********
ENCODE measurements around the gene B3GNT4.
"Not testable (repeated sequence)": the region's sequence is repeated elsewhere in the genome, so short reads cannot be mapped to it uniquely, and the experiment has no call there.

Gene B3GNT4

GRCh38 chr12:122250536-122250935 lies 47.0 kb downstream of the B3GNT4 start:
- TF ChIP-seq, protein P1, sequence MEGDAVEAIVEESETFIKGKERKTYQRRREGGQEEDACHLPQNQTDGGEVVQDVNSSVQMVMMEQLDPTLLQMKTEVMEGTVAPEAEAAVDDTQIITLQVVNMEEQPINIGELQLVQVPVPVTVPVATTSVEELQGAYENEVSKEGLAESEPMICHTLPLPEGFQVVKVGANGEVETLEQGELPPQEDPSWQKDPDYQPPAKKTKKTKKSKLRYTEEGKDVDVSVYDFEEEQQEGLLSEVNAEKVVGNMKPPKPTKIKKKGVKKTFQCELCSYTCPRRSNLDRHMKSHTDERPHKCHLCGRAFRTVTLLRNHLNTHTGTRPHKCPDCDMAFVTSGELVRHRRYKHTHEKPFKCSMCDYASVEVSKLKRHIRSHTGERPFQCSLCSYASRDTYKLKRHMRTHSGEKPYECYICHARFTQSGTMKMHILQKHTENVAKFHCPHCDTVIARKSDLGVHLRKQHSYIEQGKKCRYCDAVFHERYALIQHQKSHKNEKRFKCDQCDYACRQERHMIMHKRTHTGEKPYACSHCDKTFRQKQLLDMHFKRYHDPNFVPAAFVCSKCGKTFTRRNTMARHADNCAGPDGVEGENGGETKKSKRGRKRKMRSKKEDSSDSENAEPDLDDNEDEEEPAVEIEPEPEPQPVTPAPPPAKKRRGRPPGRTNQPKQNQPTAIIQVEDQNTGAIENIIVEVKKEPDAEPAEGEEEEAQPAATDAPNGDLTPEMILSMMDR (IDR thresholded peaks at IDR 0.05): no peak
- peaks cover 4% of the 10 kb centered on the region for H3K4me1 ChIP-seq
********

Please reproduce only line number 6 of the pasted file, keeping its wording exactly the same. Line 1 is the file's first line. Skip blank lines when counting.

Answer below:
- peaks cover 4% of the 10 kb centered on the region for H3K4me1 ChIP-seq